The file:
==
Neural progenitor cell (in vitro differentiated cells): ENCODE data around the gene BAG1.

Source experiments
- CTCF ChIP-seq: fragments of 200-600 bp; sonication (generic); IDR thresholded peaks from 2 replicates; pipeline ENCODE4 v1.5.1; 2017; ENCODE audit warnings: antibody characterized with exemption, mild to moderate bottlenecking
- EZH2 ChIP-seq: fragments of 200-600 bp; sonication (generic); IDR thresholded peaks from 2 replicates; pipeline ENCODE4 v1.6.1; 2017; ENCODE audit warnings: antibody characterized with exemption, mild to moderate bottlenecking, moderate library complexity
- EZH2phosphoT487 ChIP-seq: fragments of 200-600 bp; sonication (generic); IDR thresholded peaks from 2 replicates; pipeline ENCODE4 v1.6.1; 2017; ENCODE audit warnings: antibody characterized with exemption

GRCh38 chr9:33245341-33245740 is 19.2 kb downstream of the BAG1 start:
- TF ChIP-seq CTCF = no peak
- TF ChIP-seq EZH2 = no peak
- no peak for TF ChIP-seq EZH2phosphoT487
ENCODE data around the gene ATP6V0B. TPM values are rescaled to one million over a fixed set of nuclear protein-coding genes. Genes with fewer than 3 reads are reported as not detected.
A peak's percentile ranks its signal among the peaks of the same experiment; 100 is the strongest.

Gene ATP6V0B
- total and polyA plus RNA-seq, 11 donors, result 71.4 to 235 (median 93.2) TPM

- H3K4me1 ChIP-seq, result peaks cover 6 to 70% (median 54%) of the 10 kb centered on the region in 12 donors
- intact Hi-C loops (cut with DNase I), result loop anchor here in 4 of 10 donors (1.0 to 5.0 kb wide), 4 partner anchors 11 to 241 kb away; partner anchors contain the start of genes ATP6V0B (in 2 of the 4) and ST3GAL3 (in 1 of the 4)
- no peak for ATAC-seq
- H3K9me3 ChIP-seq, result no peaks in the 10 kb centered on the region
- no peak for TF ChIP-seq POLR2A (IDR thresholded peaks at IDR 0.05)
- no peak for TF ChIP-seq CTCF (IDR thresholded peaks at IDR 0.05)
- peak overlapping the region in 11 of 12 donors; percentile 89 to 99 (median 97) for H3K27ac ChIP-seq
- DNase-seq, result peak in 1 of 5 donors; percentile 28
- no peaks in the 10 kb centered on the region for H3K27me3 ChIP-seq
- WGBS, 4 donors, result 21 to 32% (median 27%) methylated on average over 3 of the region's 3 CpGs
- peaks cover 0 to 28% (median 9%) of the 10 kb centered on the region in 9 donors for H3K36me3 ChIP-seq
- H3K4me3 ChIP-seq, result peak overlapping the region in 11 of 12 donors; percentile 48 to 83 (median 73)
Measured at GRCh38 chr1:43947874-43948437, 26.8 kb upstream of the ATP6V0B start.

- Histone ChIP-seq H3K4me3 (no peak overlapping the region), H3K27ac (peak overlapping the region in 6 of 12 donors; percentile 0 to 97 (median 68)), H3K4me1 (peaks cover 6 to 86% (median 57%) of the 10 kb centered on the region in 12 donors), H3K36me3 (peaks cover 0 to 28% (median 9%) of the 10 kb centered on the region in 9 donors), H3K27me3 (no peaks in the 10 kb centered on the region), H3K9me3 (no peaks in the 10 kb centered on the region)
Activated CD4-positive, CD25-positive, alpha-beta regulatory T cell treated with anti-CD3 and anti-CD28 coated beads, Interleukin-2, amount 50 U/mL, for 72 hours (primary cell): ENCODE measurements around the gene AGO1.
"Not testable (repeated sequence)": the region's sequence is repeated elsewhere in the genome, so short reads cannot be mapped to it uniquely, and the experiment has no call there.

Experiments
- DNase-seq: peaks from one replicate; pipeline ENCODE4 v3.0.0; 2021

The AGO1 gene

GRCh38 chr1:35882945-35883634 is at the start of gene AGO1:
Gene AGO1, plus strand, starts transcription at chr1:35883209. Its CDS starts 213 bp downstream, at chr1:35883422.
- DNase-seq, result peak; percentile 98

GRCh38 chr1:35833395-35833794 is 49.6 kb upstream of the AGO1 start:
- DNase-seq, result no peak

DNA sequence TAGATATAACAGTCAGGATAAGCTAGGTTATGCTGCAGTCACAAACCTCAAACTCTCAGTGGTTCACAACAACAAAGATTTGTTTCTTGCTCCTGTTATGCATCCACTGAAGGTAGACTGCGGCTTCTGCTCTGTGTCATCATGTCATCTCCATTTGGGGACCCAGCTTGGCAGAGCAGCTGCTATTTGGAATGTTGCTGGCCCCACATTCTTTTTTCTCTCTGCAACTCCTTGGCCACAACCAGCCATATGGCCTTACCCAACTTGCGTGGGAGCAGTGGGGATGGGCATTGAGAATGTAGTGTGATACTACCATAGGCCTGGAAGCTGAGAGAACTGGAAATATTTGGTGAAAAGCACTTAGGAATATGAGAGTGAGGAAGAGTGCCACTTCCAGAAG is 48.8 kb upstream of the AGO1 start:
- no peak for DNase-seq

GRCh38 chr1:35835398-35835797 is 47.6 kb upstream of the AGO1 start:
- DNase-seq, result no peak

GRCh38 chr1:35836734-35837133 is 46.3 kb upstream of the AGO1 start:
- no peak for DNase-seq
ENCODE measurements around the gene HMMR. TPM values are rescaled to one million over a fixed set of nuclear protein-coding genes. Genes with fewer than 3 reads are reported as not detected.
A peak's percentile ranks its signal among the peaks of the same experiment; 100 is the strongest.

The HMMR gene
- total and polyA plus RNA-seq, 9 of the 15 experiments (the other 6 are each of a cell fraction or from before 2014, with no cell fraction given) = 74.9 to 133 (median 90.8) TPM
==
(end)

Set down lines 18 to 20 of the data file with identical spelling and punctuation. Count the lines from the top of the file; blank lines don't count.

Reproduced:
- no peak for TF ChIP-seq POLR2A (IDR thresholded peaks at IDR 0.05)
- no peak for TF ChIP-seq CTCF (IDR thresholded peaks at IDR 0.05)
- peak overlapping the region in 11 of 12 donors; percentile 89 to 99 (median 97) for H3K27ac ChIP-seq